Author of 14 teen novels and many LA Times articles and stuff like that.
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Thursday, January 19, 2012
(Dear Dears, can't write right now, so am running a b'day op-ed from the LA Times (with a few tiny edits) from last year. If you feel that's cheating, feel free to skip it and just send CASH!)
Every year about this time I start to squirm, watching my birthday lumber forth. I'm glad not to be dead. And even though my birthdays come way more often than they used to, and their numbers are surreal, I'm content to keep aging. That's not the problem.
The dilemma is what to do with the damn thing.
That is, after I've checked my newspaper horoscope, gleaning pertinent wisdom for the year ahead. Then, to my computer, where my b'day alert will have magically appeared on the screens of every one of my nine-hundred and forty-million close, personal Facebook friends.
But the chore of pressing the refresh button and typing my heartfelt "Thanks!" over and over will only dispatch a fraction of the day. If I'd planned better, I might be able to eat my way across town gorging on free birthday meals, but I've neglected to sign up for any.
It's the puzzling birthday life cycle at work.
As a little girl, when birthdays seemed eons apart, I'd recover from the disappointment of one less-than-magnificent birthday in time to get giddy in anticipation of the next. But I slowly learned that happiness didn't come in a box, no matter how promising the bow.
The next phase in my birthday evolution was wanting it to be an event. A big, crowded, noisy, inebriated celebration of my fabulousness by classmates, co-workers, strangers in bars…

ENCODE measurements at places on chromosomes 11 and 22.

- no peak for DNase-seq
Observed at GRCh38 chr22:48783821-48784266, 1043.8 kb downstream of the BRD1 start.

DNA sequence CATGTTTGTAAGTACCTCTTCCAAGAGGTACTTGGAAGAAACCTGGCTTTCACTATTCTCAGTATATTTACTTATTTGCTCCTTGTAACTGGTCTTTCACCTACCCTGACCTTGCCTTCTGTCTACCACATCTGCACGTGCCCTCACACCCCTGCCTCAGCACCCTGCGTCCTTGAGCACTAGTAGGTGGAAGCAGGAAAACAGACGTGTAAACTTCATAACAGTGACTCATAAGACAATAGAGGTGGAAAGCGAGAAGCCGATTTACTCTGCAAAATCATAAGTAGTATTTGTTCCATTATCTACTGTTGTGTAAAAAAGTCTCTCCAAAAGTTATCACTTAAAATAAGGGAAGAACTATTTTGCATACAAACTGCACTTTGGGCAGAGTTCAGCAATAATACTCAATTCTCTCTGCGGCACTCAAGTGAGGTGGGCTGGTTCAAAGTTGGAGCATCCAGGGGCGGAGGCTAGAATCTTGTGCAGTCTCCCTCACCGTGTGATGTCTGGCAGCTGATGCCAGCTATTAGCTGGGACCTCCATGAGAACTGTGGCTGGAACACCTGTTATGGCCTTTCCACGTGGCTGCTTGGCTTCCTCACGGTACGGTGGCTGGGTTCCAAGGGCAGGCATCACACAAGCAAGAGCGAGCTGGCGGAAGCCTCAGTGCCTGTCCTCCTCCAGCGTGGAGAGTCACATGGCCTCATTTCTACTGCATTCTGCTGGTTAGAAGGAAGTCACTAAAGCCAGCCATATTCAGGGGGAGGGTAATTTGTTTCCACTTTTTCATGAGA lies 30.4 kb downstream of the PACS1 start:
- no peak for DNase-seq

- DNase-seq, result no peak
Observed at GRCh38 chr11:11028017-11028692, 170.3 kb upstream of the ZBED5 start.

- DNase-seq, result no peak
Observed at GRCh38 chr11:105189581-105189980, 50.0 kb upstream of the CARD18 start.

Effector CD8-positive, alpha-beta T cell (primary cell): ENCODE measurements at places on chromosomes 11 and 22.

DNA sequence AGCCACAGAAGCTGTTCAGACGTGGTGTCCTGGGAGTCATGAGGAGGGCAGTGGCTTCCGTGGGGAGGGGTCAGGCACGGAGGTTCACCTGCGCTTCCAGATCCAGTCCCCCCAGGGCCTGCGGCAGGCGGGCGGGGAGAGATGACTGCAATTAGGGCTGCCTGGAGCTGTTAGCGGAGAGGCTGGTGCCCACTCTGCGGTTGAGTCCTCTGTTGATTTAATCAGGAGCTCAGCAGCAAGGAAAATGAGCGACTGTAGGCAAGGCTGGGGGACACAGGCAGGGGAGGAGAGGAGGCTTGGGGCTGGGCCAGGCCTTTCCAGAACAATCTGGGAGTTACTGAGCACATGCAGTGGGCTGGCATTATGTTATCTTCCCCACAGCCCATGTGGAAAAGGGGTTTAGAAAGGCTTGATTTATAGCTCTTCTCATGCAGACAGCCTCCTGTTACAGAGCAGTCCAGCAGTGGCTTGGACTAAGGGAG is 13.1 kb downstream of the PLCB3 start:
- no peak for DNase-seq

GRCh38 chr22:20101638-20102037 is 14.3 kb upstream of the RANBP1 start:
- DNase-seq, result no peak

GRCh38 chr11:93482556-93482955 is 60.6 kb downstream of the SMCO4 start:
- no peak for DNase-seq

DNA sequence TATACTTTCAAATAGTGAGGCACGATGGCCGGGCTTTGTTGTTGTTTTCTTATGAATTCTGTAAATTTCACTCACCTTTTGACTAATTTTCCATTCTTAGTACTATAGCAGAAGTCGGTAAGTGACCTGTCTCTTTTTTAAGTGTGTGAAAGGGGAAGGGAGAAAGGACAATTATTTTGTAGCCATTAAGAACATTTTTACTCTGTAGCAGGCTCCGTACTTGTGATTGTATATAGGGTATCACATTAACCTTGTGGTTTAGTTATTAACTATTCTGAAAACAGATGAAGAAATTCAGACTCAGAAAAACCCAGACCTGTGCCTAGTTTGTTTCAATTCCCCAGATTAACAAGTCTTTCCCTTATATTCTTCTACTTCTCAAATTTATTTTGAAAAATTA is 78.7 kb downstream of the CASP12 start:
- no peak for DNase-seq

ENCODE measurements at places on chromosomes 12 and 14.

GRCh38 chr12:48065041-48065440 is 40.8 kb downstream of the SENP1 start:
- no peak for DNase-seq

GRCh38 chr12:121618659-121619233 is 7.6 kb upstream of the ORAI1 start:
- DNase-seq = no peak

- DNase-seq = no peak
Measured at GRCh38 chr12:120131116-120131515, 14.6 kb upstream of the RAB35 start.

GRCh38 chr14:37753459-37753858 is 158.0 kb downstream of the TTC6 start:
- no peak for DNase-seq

After that, I just wanted my boyfriend/husband to do something romantic, which led to the next phase — kids.
During the chaos of planning and cleaning up, physically and emotionally, from my children's birthdays (the jumping houses, reptile sleepovers, chicken pox), my own birthday wishes ran from wanting a chance to shower alone in peace to fruitlessly begging the kids not to fight for the entire day, and maybe clean their rooms.
Years later, my wish was that I not have to bail them out or talk them down on my birthday.
My mom, in her 80s, keeps her birthdays quiet so the Evil Eye won't notice she's still alive. The only gift she requests each year is that my dad get rid of something from the basement.
My dad is pleased if the kids call, but I suspect his dearest birthday wishes are to see another birthday — and not to have to part with anything from the basement.
My mother-in-law still wants something sparkly for her birthday to make her friends jealous. My husband likes to hike to the top of things. My brother wants to smoke a cigar indoors. My kids just want money.
I turned 50 a few years back, right in the middle of my daughter's chemotherapy treatments for Hodgkin's lymphoma. Until her diagnosis, I'd been dithering about maybe having a party for myself, since 50 seemed like such a big deal. Ha! Life and its shifting expectations.
And that brings us to now. My babies have grown, survived and flown. I no longer have to feign interest in blowing out candles or hearing the birthday dirge. I don't need or want anything you can wrap; I can shower unmolested whenever I wish; and I already eat plenty of cake.